School started last week here. While the kids only attended four days last week, we also had theater performances for the oldest - actually dress rehearsals Monday - Wednesday, and then performances Thursday - Sunday. Their high school troupe knocked Macbeth in modern English out of the park. I'm so proud, especially of my new freshman, making her way in the high school with the 'big kids.' ;)
I've only got five books to post about from last month. No excuses, that's just how it worked out.
As always, title links go to Goodreads, and the review links to go the review either on my blog or Books I Think You Should Read. As always, thank you to Netgalley and publishers who let me read their books for free - receiving books for free never influences my review.
It's Not About the Gun: Lessons From My Career as a Female FBI Agent by Kathy Stearman - Wow! Non-fiction, as I'm sure I've said before, can be hit or miss. This was a solid hit. The author's descriptions of her job and the places where it took place were colorful and fueled my imagination. Her storytelling was wonderful at illustrating the events that occurred, as well as the surrounding circumstances that influenced it all. I will disclose that her political views toward the end of the book were definitely skewed toward reasonable humans, empathy, and equal rights. If those values aren't your thing, you may not agree with the author's viewpoints of some changes in the world around the time of her retirement. I gave this book 4 out of 5 stars in my full review here. ⭐⭐⭐⭐
The Family Plot by Megan Collins - Dahlia Lighthouse and her three siblings were brought up in a very sheltered home where their mother insisted on homeschooling them - using serial killers and their victims as the curriculum. Somehow they all seemingly move on to lives out in the world, until their father dies and they return to the family home, where even more creepy secrets are revealed. My full review gives this book 3 out of 5 stars. It was a unique thriller. ⭐⭐⭐
Constance by Matthew FitzSimmons - This future-based story about clones and some of the moral results was intriguing. I've seen notice since that there's already a pre-sale for the next book in the series, set to publish later this year. The book starts out with Con dragging herself in for her latest update - they're required ever few months s
o your clone is never too far off from the current time. But when she wakes up, 18 months has passed. Con is dead, and now she's her clone, with just the old memories from her last update. She's on a mission to find out who killed her original, and why. This story line was something I hadn't seen before, and the speculation of what the future is like was interesting too. I gave this 4 out of 5 stars in my full review. ⭐⭐⭐⭐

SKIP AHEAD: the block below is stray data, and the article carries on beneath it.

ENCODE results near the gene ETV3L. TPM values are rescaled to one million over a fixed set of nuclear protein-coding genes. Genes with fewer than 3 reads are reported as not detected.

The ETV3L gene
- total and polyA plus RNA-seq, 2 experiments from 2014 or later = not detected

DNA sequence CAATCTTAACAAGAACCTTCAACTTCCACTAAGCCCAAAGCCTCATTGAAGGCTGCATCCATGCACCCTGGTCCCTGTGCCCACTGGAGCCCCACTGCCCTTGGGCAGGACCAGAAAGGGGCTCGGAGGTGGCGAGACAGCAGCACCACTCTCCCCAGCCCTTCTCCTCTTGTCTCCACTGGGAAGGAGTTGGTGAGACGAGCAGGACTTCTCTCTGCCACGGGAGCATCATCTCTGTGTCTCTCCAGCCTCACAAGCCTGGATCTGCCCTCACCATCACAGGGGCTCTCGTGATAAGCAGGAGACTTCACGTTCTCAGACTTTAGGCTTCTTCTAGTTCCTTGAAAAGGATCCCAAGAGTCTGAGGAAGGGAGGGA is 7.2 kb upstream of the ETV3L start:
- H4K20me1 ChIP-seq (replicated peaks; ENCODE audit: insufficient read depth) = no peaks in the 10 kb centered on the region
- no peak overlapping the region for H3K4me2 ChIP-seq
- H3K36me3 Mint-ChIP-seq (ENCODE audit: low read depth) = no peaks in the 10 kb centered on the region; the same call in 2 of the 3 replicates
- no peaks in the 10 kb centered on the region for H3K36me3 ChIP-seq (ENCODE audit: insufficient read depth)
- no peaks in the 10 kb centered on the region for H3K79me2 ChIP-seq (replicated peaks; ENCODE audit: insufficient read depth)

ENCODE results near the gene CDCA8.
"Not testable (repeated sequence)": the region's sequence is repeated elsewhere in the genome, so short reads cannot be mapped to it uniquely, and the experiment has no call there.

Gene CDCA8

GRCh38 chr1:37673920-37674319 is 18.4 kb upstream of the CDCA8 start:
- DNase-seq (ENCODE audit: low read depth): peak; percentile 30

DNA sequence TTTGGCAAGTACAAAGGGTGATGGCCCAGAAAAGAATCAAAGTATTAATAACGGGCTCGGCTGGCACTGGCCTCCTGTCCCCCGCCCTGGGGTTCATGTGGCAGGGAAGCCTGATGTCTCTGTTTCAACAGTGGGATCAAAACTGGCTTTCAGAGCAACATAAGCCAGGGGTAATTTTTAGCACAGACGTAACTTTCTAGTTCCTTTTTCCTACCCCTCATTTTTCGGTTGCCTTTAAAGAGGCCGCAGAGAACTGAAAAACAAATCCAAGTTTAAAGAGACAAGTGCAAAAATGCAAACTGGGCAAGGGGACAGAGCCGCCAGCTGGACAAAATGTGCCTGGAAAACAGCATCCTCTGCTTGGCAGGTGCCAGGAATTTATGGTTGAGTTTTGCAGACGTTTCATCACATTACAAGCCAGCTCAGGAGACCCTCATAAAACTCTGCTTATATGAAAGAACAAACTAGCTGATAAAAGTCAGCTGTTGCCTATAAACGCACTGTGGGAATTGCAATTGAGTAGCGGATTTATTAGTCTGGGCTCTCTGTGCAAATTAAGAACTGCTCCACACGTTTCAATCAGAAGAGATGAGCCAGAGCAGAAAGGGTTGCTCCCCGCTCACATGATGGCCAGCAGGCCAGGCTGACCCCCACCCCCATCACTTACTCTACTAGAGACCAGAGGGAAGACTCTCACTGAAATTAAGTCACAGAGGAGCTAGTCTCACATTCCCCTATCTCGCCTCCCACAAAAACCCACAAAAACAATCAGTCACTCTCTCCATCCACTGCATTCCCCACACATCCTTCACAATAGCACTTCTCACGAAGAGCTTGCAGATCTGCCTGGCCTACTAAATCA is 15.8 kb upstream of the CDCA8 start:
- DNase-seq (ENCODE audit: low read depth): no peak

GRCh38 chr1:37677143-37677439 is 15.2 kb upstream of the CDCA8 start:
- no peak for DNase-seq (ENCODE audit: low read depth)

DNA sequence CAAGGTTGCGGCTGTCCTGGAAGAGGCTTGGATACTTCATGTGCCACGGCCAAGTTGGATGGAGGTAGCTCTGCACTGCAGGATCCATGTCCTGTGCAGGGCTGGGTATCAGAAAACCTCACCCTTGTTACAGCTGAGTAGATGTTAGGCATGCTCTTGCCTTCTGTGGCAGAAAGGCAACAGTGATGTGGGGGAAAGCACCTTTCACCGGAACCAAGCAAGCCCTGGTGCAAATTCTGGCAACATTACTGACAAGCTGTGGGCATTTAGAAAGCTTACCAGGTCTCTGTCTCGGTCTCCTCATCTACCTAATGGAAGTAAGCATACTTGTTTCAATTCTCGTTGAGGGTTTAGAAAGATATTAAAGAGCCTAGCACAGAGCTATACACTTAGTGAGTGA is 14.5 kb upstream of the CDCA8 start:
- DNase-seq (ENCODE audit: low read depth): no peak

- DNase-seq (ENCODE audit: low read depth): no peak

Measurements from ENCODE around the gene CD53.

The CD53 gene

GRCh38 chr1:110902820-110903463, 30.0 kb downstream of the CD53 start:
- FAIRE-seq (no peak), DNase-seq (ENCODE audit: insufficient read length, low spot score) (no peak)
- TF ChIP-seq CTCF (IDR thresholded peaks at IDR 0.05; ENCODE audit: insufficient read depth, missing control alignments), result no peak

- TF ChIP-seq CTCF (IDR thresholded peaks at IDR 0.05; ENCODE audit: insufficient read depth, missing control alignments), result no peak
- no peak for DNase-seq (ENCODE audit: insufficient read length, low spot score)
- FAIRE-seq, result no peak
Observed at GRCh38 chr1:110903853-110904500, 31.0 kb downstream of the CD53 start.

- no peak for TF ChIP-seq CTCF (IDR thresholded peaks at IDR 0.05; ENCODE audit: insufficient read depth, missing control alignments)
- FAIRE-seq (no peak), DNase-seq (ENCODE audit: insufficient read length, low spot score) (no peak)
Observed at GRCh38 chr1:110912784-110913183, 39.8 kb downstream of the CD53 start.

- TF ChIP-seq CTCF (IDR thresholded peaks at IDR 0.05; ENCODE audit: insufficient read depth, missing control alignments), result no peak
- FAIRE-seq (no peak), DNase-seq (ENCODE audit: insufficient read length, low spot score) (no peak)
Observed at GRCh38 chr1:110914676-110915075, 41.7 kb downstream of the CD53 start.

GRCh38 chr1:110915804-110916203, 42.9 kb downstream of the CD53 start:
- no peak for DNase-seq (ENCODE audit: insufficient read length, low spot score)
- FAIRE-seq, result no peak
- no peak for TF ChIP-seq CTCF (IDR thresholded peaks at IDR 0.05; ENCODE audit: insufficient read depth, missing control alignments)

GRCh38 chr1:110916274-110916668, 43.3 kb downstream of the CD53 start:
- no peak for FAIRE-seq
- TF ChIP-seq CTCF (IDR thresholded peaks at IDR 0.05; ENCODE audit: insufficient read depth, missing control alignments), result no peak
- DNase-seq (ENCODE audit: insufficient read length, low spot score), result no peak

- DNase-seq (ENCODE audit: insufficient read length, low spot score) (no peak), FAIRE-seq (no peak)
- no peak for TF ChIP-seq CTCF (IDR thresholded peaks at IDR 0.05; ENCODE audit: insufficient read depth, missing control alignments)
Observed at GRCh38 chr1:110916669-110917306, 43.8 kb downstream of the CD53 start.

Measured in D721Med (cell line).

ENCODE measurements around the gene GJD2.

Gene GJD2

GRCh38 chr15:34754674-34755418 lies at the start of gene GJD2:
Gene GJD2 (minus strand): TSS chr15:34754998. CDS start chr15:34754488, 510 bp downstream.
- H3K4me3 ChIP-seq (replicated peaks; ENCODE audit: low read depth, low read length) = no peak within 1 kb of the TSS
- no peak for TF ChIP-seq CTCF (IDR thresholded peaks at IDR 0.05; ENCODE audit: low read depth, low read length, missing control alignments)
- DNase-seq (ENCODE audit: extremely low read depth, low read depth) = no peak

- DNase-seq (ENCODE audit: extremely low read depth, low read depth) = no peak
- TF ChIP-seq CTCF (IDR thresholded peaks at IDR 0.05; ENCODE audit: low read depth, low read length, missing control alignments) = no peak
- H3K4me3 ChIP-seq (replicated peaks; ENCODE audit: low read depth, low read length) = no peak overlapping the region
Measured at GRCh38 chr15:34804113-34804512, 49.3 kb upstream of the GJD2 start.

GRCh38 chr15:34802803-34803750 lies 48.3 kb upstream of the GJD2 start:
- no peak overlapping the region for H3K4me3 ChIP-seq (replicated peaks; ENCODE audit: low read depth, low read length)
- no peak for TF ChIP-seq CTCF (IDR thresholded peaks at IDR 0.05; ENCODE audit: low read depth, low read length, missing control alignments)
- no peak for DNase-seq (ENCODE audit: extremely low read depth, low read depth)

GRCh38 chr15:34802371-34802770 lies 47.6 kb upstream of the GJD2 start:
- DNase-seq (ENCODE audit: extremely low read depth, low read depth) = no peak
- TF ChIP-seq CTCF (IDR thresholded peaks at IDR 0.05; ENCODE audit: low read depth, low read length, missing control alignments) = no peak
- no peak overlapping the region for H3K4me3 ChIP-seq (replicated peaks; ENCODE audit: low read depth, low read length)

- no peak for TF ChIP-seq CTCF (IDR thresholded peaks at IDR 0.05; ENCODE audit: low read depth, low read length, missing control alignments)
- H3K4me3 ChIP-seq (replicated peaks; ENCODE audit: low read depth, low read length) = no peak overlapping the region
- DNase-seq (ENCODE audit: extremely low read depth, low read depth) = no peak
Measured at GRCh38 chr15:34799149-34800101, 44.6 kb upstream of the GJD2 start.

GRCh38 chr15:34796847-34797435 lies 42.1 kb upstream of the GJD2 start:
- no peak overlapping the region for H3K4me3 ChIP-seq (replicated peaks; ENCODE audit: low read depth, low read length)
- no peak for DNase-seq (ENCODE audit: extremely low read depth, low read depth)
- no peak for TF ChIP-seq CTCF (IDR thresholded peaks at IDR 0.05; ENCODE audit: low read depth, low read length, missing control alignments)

Veritas: A Harvard Professor, A Con Man and the Gospel of Jesus's Wife by Ariel Sabar - This was a lucky month for me and non-fiction, eh? I had requested Veritas a while ago, and it took me way too long to get to, but it was fascinating! The author proved to be an incredibly detailed researcher. If a part of the con man's or the professor's story turned out untrue, instead of writing off the rest of it, the author would still research every tendril of the story - which often revealed new motivations for what or why things may have really happened. If you have any interest in the true history of religion, this book was very revealing of facts from past discoveries, and motivations behind a lot of the revelations that have come to light through the ages. While I'm not a particularly religious person, I find the business of religion fascinating. I gave this one 4 out of 5 stars in my full review. ⭐⭐⭐⭐
The Desolations of Devil's Acre: The Sixth Novel of Miss Peregrine's Peculiar Children by Ransom Riggs - This was the culmination of a series I've enjoyed all the way through. I waited a bit to get this one from the library, as I had to know the ending of all of peculiardom, told mostly by Miss Peregrine's unique charges. I think only the first one so far has been made in to a film, but I hope the others eventually will as well. Hard to describe the peculiars in just a few lines, but I'd bet you've heard a bit about them since the first book published in 2011 (and its movie was released in 2016). I gave this conclusion 4 out of 5 stars in my review, but they definitely need to be read in order to understand what's happened. ⭐⭐⭐⭐
I just started All These Bodies by Kendare Blake, and The Devil in the White City by Erik Larson (I've actually picked this one up a few times previously, but never got into it enough to finish it. This time it's for a book club on September 21 - wish me luck!).
Still on my list for this month (can I get a few extra hours, please??) are No Words by Meg Cabot, and Eight Perfect Hours by Lia Louis. Also super excited to fit in The Book of Magic by Alice Hoffman.
Fall is my favorite season, although it does bring out my dread of cold and snow... I'm glad I've got a few reads that fit a bit darker vibe. What are your perfect books lately?